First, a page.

South China Representative:
Senoir Advisor on Internalization
Nanshan District Education Bureau
July Activity – Presentation Dialogues APCDA Western United States region. Topic: Connecting the Earth’s Biosphere to Career Education Using SDGs
August Activity – Participated in China Regional Group of the System Dynamics Society. This post-conference regional group presented the overall outlook on careers related to computer modeling, design thinking and modeling, and regional environmental concerns of climate change and depleted biodiversity. More to come on this subject!
South China Perspective on Chinese International Students
by Dr. Elisabeth Montgomery
For the past four years, disappointed Chinese students seeking secondary education abroad have faced many challenges from the Trump administration denying visas, which they contested. With Trump’s departure and the advent of the new Biden administration, there is some restored hope. Today, F1 visa applications eased, and Biden added advantages for students majoring in STEM to access green cards upon graduation. Biden also made clear the pandemic requirements of vaccines and entry will protect international students’ health. Still, the levels of Chinese student influx may remain low until the administration gains more headway in the pandemic and global careers initiate more certainty.
Looking ahead to 2022, students will be going abroad for international college study even while the pandemic remains a real threat throughout the world. It is an opportunity for college career counselors to make adjustments that encourage international students to seek more career services on campus.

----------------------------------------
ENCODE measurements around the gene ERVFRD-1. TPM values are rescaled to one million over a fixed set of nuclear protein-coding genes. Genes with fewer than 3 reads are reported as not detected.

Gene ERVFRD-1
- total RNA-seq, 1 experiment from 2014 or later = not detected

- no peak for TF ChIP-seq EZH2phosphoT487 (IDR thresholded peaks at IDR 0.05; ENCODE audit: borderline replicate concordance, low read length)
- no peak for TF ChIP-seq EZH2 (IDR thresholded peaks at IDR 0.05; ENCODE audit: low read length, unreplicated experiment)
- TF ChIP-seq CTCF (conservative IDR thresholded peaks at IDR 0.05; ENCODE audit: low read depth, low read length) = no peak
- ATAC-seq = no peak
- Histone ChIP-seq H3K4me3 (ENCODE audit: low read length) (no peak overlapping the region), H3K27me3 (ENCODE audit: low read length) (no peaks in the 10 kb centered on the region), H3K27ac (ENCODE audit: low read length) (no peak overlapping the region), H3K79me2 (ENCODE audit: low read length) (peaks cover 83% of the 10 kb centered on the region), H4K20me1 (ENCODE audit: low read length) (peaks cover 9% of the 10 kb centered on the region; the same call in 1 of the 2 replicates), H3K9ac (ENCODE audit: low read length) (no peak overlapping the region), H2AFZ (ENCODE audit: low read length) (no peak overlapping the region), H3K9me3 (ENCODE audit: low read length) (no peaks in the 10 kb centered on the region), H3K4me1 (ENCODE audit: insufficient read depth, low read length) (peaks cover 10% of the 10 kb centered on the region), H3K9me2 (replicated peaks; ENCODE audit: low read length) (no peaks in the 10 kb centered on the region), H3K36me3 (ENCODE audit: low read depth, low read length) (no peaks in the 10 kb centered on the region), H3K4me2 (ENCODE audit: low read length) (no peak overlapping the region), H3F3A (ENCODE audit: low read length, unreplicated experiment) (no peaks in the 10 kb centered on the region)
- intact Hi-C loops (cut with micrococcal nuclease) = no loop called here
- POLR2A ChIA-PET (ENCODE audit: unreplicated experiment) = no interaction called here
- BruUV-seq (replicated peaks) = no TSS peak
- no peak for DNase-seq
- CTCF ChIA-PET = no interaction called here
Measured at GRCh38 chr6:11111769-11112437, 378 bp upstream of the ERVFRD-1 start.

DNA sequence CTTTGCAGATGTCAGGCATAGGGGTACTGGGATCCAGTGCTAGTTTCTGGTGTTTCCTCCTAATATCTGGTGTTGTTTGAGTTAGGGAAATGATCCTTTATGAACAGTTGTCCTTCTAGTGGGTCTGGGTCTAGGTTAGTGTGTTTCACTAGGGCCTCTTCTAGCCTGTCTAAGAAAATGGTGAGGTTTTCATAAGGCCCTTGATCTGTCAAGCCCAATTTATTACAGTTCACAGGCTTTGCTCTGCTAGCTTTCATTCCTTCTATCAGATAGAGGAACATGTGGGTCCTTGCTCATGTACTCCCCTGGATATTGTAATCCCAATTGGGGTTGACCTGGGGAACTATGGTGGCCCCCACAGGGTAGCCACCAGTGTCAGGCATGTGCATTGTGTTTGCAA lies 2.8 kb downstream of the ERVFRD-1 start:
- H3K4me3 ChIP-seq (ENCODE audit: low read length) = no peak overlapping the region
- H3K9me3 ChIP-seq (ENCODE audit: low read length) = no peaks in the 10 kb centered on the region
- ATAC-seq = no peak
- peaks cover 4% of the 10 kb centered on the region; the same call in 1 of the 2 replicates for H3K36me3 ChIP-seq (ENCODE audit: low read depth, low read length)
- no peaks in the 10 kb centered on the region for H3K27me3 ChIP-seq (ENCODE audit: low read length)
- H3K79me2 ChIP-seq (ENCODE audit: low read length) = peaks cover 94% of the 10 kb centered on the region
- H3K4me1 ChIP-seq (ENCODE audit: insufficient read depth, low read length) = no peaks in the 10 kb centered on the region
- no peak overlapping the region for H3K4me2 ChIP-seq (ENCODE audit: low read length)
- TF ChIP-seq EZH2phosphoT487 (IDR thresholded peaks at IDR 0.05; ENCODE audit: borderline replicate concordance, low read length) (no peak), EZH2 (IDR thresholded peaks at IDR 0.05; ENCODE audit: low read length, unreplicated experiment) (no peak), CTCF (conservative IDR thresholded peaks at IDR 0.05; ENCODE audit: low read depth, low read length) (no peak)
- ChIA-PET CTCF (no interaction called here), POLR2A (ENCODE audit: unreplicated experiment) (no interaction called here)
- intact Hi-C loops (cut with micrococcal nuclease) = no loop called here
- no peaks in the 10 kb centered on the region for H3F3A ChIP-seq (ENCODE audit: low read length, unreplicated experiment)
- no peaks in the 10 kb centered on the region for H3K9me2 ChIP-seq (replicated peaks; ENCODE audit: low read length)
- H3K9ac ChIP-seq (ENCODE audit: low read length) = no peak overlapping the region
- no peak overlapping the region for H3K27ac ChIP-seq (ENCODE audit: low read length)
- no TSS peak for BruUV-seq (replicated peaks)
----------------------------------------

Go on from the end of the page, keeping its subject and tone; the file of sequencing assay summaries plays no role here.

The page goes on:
Students from the South China region heading abroad for college may ask, "how can I trust that the career services provided by my college or university can answer my questions, solve my problems, and keep me focused on my dreams?"
Chinese students comprise the most significant number of international college students globally, and they comprise 34% of all international students in the United States. USA career counselors must focus on how to assist this vital group best.
One recent career research study by Sage Publishing reveals insights into how Chinese students in the United States feel disconnected from many career counseling services provided on college campuses. Yue Li, Nancy Goodrich Mitts, and Susan C. Whiston (2021) outline how expectations about career services proved difficult for overseas Chinese students for various reasons.
The study found students view some of the main difficulties in seeking career services as cultural differences. Chinese students may be used to working out their academic issues among family and friends. Some students have an indifferent attitude about revealing personal struggles to others or perceived strangers.
In general, Chinese students seeking career counseling services want “outcome-driven activities." They may seek services specific to their problems, which may be cultural - such as choosing a career not accepted by their family.
The student perceptions that steer them away from career counseling also relate to time and cost. Many students are at different phases of their stay abroad. Some even need the most help when they decide to return to China to find employment.